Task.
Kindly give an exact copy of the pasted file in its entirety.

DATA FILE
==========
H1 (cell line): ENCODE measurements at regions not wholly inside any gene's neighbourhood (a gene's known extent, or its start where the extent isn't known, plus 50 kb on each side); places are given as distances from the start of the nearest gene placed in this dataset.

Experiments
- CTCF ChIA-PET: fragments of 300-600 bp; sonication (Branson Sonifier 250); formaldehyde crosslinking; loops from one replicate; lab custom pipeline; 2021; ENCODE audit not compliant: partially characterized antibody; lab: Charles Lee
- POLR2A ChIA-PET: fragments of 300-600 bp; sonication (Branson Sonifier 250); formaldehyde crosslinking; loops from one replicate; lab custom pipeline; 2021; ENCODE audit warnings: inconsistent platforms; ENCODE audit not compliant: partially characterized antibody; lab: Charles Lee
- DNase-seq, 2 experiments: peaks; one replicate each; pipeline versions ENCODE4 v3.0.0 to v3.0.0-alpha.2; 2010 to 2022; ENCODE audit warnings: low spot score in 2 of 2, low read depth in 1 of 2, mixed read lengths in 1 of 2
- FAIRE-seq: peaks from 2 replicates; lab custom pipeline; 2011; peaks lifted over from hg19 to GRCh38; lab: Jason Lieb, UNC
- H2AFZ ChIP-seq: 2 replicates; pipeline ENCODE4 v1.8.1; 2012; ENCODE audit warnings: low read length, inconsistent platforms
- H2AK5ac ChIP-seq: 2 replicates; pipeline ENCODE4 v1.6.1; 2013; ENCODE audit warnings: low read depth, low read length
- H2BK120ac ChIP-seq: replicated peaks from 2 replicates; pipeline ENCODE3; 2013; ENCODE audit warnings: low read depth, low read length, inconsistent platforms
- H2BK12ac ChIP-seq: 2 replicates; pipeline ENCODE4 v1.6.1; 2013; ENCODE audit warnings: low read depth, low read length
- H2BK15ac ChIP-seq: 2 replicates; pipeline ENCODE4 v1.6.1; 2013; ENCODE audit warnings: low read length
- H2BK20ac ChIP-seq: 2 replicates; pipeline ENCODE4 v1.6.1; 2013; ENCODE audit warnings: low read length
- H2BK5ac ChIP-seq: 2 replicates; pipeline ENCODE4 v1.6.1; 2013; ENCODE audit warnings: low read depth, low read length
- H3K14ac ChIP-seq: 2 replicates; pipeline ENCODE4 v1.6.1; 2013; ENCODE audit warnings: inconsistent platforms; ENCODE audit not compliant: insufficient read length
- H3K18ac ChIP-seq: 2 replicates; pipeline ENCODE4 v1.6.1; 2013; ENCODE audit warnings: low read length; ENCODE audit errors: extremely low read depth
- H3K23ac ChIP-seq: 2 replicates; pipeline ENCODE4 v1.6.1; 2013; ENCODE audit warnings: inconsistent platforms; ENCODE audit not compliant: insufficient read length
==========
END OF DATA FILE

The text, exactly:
H1 (cell line): ENCODE measurements at regions not wholly inside any gene's neighbourhood (a gene's known extent, or its start where the extent isn't known, plus 50 kb on each side); places are given as distances from the start of the nearest gene placed in this dataset.

Experiments
- CTCF ChIA-PET: fragments of 300-600 bp; sonication (Branson Sonifier 250); formaldehyde crosslinking; loops from one replicate; lab custom pipeline; 2021; ENCODE audit not compliant: partially characterized antibody; lab: Charles Lee
- POLR2A ChIA-PET: fragments of 300-600 bp; sonication (Branson Sonifier 250); formaldehyde crosslinking; loops from one replicate; lab custom pipeline; 2021; ENCODE audit warnings: inconsistent platforms; ENCODE audit not compliant: partially characterized antibody; lab: Charles Lee
- DNase-seq, 2 experiments: peaks; one replicate each; pipeline versions ENCODE4 v3.0.0 to v3.0.0-alpha.2; 2010 to 2022; ENCODE audit warnings: low spot score in 2 of 2, low read depth in 1 of 2, mixed read lengths in 1 of 2
- FAIRE-seq: peaks from 2 replicates; lab custom pipeline; 2011; peaks lifted over from hg19 to GRCh38; lab: Jason Lieb, UNC
- H2AFZ ChIP-seq: 2 replicates; pipeline ENCODE4 v1.8.1; 2012; ENCODE audit warnings: low read length, inconsistent platforms
- H2AK5ac ChIP-seq: 2 replicates; pipeline ENCODE4 v1.6.1; 2013; ENCODE audit warnings: low read depth, low read length
- H2BK120ac ChIP-seq: replicated peaks from 2 replicates; pipeline ENCODE3; 2013; ENCODE audit warnings: low read depth, low read length, inconsistent platforms
- H2BK12ac ChIP-seq: 2 replicates; pipeline ENCODE4 v1.6.1; 2013; ENCODE audit warnings: low read depth, low read length
- H2BK15ac ChIP-seq: 2 replicates; pipeline ENCODE4 v1.6.1; 2013; ENCODE audit warnings: low read length
- H2BK20ac ChIP-seq: 2 replicates; pipeline ENCODE4 v1.6.1; 2013; ENCODE audit warnings: low read length
- H2BK5ac ChIP-seq: 2 replicates; pipeline ENCODE4 v1.6.1; 2013; ENCODE audit warnings: low read depth, low read length
- H3K14ac ChIP-seq: 2 replicates; pipeline ENCODE4 v1.6.1; 2013; ENCODE audit warnings: inconsistent platforms; ENCODE audit not compliant: insufficient read length
- H3K18ac ChIP-seq: 2 replicates; pipeline ENCODE4 v1.6.1; 2013; ENCODE audit warnings: low read length; ENCODE audit errors: extremely low read depth
- H3K23ac ChIP-seq: 2 replicates; pipeline ENCODE4 v1.6.1; 2013; ENCODE audit warnings: inconsistent platforms; ENCODE audit not compliant: insufficient read length